Thursday, 16 July 2015

π in continued fractions

Since π is an irrational number, there's no way to express it exactly as a decimal or a simple fraction.  The next best thing is to approximate it.  The use of continued fractions is an elegant yet practical way to approximate π.  The simple continued fraction approximating π is:


\pi=3+\cfrac{1}{7+\cfrac{1}{15+\cfrac{1}{1+\cfrac{1}{292+\cfrac{1}{1+\cfrac{1}{1+\cfrac{1}{1+\cfrac{1}{2+\cfrac{1}{1+\cfrac{1}{3+\cfrac{1}{1+\ddots}}}}}}}}}}}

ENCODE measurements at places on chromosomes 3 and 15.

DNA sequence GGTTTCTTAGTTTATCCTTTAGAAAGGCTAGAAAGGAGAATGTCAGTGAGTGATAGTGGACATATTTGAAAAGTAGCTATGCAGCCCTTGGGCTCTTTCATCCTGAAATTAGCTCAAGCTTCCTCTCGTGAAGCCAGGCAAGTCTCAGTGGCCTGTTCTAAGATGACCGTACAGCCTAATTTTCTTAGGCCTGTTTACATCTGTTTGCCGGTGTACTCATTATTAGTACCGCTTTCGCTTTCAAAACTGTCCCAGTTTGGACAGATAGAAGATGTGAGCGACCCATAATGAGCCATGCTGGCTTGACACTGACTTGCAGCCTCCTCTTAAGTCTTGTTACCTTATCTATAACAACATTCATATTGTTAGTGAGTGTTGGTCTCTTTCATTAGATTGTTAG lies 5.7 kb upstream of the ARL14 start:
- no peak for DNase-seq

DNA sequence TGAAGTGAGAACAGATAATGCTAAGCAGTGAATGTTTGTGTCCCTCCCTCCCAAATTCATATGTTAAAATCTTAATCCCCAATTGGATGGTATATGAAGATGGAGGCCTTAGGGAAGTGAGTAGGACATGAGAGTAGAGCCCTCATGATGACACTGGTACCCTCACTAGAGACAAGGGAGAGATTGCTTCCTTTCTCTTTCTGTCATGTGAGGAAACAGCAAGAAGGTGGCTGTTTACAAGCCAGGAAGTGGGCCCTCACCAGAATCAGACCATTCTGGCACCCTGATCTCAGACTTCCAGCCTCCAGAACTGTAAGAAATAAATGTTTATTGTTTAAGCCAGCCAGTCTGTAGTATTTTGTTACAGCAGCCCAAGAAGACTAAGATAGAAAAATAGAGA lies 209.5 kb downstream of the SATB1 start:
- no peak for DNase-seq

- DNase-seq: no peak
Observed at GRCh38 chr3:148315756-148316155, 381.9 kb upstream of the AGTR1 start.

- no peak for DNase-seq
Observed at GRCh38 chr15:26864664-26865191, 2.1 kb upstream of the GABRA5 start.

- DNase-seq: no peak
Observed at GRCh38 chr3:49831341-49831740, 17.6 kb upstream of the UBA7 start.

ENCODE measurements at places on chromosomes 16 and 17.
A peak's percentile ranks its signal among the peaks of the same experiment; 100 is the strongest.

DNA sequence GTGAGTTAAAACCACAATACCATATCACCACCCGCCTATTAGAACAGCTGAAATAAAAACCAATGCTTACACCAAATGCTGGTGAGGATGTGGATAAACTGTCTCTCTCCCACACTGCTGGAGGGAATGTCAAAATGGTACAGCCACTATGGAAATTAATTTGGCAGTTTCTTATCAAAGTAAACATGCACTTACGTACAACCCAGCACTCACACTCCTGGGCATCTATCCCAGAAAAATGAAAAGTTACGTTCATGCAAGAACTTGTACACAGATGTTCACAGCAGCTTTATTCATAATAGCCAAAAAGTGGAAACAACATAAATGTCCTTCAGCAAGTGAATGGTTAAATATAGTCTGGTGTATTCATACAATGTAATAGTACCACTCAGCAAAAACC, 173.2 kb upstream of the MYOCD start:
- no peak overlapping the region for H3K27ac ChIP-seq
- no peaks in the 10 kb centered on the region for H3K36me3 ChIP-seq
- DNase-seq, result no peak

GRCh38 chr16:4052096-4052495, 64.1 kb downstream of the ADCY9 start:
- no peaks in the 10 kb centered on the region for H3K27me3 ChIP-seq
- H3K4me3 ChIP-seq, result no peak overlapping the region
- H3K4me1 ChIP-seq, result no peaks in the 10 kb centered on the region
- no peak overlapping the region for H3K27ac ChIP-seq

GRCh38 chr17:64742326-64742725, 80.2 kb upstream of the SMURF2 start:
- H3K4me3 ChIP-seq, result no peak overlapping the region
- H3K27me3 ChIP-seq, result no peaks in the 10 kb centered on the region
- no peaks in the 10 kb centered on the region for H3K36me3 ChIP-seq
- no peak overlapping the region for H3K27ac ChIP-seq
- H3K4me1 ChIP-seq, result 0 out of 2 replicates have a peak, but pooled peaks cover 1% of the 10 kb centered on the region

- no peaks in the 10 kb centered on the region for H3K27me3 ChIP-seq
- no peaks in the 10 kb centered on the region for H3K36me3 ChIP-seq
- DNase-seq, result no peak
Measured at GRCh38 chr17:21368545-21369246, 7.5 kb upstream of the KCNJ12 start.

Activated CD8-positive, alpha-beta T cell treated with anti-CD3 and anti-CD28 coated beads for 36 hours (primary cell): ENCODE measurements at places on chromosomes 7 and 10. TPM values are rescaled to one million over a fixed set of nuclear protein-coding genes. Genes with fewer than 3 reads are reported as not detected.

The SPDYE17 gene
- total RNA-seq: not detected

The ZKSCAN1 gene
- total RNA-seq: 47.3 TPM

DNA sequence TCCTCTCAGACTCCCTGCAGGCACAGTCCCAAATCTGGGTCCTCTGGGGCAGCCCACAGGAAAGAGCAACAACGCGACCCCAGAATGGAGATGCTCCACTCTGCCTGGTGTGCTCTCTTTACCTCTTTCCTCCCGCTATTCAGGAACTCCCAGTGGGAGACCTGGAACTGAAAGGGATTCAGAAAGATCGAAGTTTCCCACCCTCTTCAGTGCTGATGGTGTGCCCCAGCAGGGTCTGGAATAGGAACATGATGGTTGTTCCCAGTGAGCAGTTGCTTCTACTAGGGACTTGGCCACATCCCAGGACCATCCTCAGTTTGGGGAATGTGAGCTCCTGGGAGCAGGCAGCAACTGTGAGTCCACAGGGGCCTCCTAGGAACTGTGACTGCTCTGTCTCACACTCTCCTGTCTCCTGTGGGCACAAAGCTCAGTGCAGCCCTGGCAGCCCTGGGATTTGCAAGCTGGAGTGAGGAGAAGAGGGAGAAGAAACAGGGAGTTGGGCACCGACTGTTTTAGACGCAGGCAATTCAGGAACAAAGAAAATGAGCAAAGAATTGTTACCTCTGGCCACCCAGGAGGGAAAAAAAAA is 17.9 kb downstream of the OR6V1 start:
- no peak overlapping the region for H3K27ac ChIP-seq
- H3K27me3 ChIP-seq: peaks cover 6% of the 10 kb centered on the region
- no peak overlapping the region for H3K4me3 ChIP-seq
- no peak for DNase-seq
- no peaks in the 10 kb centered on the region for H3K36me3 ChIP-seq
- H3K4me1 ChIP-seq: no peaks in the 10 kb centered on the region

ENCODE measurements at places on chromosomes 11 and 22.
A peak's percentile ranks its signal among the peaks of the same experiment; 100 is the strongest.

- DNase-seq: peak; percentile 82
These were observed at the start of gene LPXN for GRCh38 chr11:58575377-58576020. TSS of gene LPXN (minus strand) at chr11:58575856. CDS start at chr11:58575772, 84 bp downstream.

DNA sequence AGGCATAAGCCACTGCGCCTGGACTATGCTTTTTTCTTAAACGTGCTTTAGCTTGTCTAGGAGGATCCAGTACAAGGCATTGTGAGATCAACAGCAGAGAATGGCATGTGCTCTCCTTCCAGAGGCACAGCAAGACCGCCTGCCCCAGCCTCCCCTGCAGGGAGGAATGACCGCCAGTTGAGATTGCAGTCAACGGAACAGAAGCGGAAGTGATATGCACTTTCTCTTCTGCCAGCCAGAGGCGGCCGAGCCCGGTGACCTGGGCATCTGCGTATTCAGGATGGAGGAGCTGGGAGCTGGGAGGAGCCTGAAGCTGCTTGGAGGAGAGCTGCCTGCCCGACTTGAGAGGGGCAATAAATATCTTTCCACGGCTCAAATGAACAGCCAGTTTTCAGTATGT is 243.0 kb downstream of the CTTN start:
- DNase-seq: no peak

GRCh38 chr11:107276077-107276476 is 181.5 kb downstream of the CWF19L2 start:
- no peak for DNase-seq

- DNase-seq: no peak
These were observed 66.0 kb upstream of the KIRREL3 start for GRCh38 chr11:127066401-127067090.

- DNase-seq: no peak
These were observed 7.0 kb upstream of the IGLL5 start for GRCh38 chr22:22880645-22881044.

which is conveniently represented by the notation [3;7,15,1,292,1,1,1,2,1,3,1,...].

By truncating this infinite continued fraction to finite expansions, 
we get the following fractional approximations:

[3] = 3

[3;7] = 22/7
[3;7,15] =333/106
[3;7,15,1] = 355/113
[3;7,15,1,292] = 103993/33102
etc.

Unfortunately, there are no regular patterns shown in the simple continued fraction for π.

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